How to Prepare for Your Online Exams

It’s May, which means two things are fast approaching: exams and semester break. I’ll wager you’re only excited about one of them. With Zoom classes creating a new virtual learning space for students amid COVID-19, SRC Vice President of Education (Undergrad) Sarah Cupitt explains what you need to know to prepare for your online exams.

Photo by Burst on Unsplash


The lack of communication to students has become an issue raised in Student Taskforce Meetings on several occasions. Students haven’t received any information besides an email with the date that their exams will take place, with more details coming soon. Other students are waiting to find out if assessment considerations will change to an assignment or take-home exam. 

Lisa Field, Examinations Team Leader, Acting, replied to the Student Taskforce in April addressing raised concern about online exams saying, “Students cannot wear a watch, but the time displays on every computer. The students have been provided with instructions in their email as well as a link to FAQs.”

Planning, Revision and Preparation

Online exams are likely to be a new model of assessment for you here are some tips to help you to plan successfully, revise and prepare.

1. Show up for Your Exam

  • Don’t accidentally be that person who overslept
  • If you don’t sign-in on time, you could be locked out altogether
  • Know what time your exams are (or alternately, how long you have to take them) and be at your laptop or computer, ready to pounce

2. Prepare your Device

  • You can’t afford any interruptions to your power, internet connection, or device functionality
  • Make sure you’ve tested the link and software you’ll need for the exam – and download all updates before the day of your test
  • Anticipate technical problems – mainly WiFi – if you get cut off you might not be able to finish your exam
  • TIP: leave your device plugged into an outlet while you take the exam, so you don’t have to worry about the battery dying

3. Don’t be Fooled – It’s Not an Open Book Exam

  • A real person supervises your exams during and after the test
  • ‘Proctoring’ is another word for exam supervision
  • Western Sydney University is working with ProctorU to provide this service to students for 2020 exams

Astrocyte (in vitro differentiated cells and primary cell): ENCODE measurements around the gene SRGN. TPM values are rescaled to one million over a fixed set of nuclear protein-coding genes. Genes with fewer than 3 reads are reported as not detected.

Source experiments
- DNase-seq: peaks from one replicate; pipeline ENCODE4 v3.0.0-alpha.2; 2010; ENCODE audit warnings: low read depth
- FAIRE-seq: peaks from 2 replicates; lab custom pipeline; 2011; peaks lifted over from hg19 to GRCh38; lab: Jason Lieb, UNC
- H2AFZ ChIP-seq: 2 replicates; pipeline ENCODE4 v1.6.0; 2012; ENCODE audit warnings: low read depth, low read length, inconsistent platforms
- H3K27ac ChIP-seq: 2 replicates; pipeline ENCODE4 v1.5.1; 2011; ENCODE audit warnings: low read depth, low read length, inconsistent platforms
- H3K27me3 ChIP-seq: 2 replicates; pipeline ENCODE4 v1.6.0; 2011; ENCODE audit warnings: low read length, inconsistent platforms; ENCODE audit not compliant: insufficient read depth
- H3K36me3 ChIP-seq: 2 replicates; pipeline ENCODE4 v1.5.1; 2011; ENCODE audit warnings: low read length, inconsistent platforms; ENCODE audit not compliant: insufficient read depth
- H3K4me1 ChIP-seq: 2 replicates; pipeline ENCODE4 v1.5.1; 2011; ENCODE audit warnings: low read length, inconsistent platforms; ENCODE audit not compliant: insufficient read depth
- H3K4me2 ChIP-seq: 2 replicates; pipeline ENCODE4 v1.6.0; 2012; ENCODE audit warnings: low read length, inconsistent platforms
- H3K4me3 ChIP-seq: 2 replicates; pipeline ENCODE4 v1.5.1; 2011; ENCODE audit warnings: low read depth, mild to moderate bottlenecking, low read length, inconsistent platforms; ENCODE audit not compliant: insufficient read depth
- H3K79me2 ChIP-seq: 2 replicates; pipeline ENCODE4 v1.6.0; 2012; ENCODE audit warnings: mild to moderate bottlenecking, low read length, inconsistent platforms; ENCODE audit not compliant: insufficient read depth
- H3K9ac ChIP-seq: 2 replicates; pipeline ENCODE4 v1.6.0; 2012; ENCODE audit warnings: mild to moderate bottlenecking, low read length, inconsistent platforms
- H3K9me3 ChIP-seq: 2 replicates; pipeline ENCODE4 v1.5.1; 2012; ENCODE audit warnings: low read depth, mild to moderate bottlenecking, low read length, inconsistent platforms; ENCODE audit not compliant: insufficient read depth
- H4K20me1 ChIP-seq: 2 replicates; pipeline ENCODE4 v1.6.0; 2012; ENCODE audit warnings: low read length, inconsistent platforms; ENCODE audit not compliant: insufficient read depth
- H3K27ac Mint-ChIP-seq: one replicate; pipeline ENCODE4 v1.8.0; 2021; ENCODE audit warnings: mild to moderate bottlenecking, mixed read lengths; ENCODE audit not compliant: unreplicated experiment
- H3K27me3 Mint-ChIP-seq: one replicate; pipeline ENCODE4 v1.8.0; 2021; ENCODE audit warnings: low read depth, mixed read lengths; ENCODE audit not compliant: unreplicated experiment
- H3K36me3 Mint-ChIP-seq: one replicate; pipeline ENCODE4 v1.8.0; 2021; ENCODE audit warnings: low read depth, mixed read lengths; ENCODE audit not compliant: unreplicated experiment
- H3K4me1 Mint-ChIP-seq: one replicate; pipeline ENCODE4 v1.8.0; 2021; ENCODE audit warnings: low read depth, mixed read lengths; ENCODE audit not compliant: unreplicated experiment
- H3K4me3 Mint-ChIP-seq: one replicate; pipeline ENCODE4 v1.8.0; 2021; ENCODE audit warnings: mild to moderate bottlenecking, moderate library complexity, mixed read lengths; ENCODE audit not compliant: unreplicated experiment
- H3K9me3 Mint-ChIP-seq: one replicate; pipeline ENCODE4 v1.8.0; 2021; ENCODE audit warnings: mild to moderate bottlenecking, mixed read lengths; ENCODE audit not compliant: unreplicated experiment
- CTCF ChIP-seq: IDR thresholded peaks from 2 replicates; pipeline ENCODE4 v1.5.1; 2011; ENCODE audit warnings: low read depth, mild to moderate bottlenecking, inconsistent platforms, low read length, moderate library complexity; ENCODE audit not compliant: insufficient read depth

• There are two ways your exam may take place: Live+ means a real person will supervise your exam in real-time via your webcam and Review+ means you and your screen will be recorded and reviewed by Proctor U after the exam session

4. Don’t Try Collaborative Cheating

  • It’s academic misconduct, ethically wrong – and you’ll get caught.
  • Don’t sit an exam with your classmate next to you.
  • Don’t use post-it notes on your device, and don’t even think about the copy and paste function.

5. The Day of Your Exam

  • Carve out a quiet test-taking spot with minimal distractions
  • Let your roommates or family know not to interrupt you during that time
  • Make sure to turn off all notifications from your phone, email, and elsewhere (or, set them to silent)
  • Be aware of any potential time limits – keep your eye on the clock
  • Once logged in, take a moment to relax and get focused. 

6. Don’t Forget to Submit

  • Don’t forget to click the “Submit” button at the end
  • Go back through your exam and review your work
  • If something goes wrong, take screenshots and notify your instructor right away.

7. Request Feedback

  • Ask your academic or unit coordinator for feedback
  • The process isn’t over just because you’ve received a letter grade
  • Your goal should be to understand why you received the result that you did and to find out what you could have done better.

Visit the Library Study Smart Website for more exam study tips and guidance.

Published: Medium & W’SUP


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